waterfall (1)


In terms of location, Downtown shops grew 36%, 4 points more than the company average.

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The third waterfall starts off with the store location detail, pointing to the good performance of downtown shops.

Every dataset is different

This use case is based on a fake dataset. Test run the app with your data to confirm the advantages of the variable dimension variance approach in your specific use case.

The second result row shows that, excluding downtown shops, Toys are growing 42%.

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It is interesting and insightful that the third row is a subset of Arts & Crafts, the already noted Arts & Crafts, Magic Sand that excluding downtown is growing over 7000%. Colorbuds are not performing.

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Art & Crafts drove the growth of margins. The loss of margins was tied to Electronics Colorbuds and Toy Action Figures....

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The 68k of margin loss in Electronic Colorbuds spread largely proportionally among the different location types.

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The forth waterfall identifies Arts & Crafts as the driver of margin growth. Colorbuds and Action Figures are impacting negatively on margin change. Net of Action Figures, Toys margins are improving.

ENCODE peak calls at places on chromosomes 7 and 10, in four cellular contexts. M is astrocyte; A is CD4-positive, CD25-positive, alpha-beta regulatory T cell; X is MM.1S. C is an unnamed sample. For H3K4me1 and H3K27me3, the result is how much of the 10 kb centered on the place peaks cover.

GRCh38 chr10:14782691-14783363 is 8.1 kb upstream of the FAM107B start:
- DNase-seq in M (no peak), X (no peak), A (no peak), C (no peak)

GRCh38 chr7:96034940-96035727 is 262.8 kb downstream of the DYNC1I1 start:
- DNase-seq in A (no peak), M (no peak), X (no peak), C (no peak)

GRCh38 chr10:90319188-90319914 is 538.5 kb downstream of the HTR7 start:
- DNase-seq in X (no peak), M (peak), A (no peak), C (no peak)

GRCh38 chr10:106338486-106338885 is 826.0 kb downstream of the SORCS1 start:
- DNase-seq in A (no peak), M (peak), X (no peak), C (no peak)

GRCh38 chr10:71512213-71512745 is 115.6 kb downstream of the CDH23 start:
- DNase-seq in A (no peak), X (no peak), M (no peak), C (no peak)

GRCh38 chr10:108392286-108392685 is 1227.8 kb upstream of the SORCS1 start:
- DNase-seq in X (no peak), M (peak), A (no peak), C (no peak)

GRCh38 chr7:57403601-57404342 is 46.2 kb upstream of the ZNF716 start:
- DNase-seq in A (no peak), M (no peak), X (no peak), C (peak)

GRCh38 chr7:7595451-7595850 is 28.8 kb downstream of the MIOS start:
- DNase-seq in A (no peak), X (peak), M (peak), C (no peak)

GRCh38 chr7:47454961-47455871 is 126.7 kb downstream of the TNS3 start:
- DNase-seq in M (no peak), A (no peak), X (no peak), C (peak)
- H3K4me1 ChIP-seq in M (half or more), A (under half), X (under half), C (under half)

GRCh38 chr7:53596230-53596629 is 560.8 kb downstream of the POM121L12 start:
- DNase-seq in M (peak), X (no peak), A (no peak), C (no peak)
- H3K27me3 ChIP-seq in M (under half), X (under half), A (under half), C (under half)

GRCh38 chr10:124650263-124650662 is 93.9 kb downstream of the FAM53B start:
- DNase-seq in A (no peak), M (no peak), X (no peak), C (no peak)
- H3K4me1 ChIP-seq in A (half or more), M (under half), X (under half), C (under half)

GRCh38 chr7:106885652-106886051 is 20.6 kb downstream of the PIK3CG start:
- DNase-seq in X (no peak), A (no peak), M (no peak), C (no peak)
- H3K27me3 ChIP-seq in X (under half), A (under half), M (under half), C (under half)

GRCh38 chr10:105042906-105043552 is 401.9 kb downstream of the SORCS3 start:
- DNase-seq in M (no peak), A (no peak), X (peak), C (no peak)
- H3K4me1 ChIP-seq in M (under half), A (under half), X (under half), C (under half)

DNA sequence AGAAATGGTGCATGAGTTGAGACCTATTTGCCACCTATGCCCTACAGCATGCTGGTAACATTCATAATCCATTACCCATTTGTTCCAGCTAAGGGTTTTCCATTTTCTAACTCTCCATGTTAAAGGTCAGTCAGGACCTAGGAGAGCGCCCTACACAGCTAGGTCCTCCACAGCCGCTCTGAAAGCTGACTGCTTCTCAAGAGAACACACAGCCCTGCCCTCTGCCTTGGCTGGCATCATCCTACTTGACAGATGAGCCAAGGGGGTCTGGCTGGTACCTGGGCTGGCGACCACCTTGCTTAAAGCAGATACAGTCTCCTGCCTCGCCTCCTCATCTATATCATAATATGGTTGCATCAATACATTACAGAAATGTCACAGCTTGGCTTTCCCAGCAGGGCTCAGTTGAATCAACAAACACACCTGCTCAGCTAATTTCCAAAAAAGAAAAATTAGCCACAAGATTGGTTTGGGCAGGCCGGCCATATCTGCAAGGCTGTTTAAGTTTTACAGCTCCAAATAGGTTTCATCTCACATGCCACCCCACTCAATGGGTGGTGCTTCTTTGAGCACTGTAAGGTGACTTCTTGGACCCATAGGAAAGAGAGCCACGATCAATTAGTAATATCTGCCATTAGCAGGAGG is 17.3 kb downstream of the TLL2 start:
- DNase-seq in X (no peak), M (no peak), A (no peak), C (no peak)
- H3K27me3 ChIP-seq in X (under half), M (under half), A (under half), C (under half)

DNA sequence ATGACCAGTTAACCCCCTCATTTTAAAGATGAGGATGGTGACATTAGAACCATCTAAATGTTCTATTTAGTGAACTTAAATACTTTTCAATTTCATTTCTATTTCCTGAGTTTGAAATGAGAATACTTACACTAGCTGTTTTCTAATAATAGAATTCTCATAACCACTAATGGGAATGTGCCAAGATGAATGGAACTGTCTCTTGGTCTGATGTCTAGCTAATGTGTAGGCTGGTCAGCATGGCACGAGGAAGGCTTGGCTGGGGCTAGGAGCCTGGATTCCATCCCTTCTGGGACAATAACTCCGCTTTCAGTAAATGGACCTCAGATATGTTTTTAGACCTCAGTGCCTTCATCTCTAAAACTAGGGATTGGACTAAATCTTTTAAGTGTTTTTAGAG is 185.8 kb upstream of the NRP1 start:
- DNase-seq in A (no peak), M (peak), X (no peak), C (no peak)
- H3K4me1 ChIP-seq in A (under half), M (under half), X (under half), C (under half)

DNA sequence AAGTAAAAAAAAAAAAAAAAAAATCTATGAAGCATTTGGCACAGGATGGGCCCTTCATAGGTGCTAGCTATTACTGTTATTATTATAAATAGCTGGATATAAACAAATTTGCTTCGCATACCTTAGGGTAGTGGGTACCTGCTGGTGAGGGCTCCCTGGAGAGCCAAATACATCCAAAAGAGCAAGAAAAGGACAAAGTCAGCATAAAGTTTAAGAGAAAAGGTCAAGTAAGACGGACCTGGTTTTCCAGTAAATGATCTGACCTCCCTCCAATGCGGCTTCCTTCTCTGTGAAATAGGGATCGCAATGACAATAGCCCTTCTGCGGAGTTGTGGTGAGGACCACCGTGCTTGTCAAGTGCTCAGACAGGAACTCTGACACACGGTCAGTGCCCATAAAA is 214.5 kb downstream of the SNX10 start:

Excluding the negative impact of Electronics Colorbuds, all types of shop Locations, and Downtown in particular, contributed to the margin growth.

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The fifth waterfall starts off with the negative impact of Colorbuds on margins and then explains the change of margins net of Colorbuds by store location.


Finding patterns in data

'Mparanza uses variable dimension variance to help find patterns in the data that could be missed with a traditional slice and dice approach.

The loss of margin due to sales of a less profitable mix ate up half of the margin increase of Downtown shops.

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The sixth waterfall points to two interesting facts: Downtown stores sold a lot more in terms of volumes, but shifted towards less profitable items, halving the positive margin volume impact by 50%. Net of Downtown, Colorbuds had a 40k negative impact on margins due to lower volumes.


Toys were also negatively impacted by mix change, while Arts & Crafts experienced a positive margin mix increase.

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The seventh waterfall splits margin variance on product category, showing that the negative mix impact is especially tied to Toys.